However, their leisure time was interrupted during late September. A quote dated October 2, 1961 stated that within ten days past, skirmishes at Smithland, Lucas Bend, Buffalo Hill, and Grayson had resulted in "trifling" losses. With skirmishes ended, on November 7 the Companies "B" and "I" were on the move with several groups from Paducah. For two days they would make a "demonstration" on Columbus.
Early on, the build-up at Smithland caught the attention of Confederates in the area. On October 19, 1861, Brigadier General S. B. Buckner, CSA wrote: "A company or squad of 25 cavalry from Smithland marched within four miles of Eddyville. I now have spies at Smithland. The enemy have at that place 600 troops and are fortifying at a hill in rear of town." A month later, Buckner wrote that these fortifications would be completed in "a fortnight or so."
Buckner's concern over the military build-up at Smithland was not unjustified, nor were the concerns of the local slave owners. A correspondent from a camp near Smithland concluded his dispatch speaking of blacks being drilled in the "school of soldiery." He also stated that as regiments moved farther south, blacks joined in and marched in formation, later joined by increasing numbers of slaves as they moved across the countryside.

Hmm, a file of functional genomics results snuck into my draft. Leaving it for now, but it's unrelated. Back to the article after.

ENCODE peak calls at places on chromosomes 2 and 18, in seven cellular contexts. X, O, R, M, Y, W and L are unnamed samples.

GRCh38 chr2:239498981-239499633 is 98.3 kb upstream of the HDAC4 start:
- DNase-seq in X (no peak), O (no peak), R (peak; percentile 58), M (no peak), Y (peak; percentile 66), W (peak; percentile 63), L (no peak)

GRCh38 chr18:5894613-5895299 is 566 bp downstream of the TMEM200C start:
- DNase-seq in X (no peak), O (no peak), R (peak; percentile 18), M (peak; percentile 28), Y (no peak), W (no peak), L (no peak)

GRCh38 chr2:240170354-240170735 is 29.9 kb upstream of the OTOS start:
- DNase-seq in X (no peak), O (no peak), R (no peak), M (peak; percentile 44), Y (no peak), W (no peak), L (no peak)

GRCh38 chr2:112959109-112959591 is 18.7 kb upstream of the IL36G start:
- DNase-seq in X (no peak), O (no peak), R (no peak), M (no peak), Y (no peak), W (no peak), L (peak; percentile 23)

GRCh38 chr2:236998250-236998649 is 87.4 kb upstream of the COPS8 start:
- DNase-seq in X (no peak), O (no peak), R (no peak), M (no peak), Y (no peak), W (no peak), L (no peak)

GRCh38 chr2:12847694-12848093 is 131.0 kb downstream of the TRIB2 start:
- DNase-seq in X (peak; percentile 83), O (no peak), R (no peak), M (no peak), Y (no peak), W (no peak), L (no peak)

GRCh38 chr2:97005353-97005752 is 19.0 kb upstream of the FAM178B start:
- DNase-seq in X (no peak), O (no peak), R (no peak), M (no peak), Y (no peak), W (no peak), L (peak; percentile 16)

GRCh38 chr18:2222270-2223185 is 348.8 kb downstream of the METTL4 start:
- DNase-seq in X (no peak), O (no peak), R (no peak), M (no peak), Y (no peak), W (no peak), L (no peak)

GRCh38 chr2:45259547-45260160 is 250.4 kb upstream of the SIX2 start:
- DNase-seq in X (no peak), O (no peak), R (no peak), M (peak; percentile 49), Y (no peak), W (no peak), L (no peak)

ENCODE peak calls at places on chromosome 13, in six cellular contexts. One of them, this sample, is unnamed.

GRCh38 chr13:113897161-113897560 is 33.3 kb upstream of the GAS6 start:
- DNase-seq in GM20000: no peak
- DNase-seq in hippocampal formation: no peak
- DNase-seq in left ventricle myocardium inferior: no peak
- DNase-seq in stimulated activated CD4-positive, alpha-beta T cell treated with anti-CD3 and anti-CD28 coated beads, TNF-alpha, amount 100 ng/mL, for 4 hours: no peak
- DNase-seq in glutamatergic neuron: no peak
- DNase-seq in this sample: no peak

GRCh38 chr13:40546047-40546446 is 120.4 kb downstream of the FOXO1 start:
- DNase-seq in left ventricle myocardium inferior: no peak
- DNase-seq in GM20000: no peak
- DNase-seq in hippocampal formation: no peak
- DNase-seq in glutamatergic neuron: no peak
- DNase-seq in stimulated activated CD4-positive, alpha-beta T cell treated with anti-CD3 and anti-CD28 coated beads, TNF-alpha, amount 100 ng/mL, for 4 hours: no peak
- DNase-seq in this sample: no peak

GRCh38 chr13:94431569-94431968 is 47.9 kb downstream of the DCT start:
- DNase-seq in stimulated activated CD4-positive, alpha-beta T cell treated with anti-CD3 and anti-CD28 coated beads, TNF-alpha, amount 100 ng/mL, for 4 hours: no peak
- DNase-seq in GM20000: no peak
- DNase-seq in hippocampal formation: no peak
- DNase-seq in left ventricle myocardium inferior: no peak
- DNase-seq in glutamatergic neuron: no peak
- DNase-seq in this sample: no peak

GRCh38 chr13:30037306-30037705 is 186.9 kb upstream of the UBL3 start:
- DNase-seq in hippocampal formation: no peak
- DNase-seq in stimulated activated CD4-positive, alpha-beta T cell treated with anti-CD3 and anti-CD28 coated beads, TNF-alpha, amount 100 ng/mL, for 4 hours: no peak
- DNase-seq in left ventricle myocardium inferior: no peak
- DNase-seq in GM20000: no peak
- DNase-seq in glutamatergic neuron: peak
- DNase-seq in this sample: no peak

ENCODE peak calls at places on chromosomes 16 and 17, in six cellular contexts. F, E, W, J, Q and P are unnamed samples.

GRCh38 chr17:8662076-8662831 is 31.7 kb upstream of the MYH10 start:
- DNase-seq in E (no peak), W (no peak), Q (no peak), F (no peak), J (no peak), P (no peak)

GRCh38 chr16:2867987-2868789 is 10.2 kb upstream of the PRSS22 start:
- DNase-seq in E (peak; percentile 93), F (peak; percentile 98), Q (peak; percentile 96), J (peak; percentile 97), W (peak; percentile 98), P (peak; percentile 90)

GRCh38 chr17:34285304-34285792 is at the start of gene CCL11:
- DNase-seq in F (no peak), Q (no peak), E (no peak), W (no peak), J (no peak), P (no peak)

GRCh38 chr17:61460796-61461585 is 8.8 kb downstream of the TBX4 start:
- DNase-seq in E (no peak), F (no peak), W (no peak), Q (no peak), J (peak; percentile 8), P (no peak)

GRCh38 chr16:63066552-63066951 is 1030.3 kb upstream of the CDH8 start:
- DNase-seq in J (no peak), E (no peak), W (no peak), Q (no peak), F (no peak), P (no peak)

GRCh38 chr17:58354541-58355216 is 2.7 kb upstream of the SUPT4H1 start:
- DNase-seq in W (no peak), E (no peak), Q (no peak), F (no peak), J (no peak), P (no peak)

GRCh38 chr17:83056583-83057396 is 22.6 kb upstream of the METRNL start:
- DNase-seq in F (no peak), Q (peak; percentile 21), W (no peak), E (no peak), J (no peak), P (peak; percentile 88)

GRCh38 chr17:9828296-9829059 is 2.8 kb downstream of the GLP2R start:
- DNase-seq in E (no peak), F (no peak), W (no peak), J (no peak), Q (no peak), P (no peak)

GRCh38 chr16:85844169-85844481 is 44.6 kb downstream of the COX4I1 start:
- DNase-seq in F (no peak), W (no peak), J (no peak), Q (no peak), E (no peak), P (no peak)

On December 9, 1861, Thielman's Independent Cavalry Battalion was being organized at Smithland by the Consolidation of Marx's and Theilman's Independents. Thielman's previous battalion had not taken part in the demonstration on Columbus and now was to lead an expedition on both the Confederate Camp Beauregard and the town of Viola, Kentucky. Their expedition would see them leave on December 28 and return on New Year's Eve.
The mild January of 1862 must have been welcoming to the 52nd Illinois Infantry as they settled in at Smithland. They would remain hardly a month, however, before moving on to Fort Donelson. Alongside the 52nd was Gilbert's Independent Cavalry that was attached on October 25, 1861, in Geneva. Following close behind was the Illinois 50th, moving into camp from January 21 to 28, remaining less than one week, before moving on to Fort Henry, and ultimately to Donelson in support.
On January 24, 1862, H. W. Halleck requested C. F. Smith to send a description of the road and country from Smithland to Dover and Fort Henry. By the 26th, the 13th Missouri Infantry was moving in and performing reconnaissance from Smithland toward Fort Henry.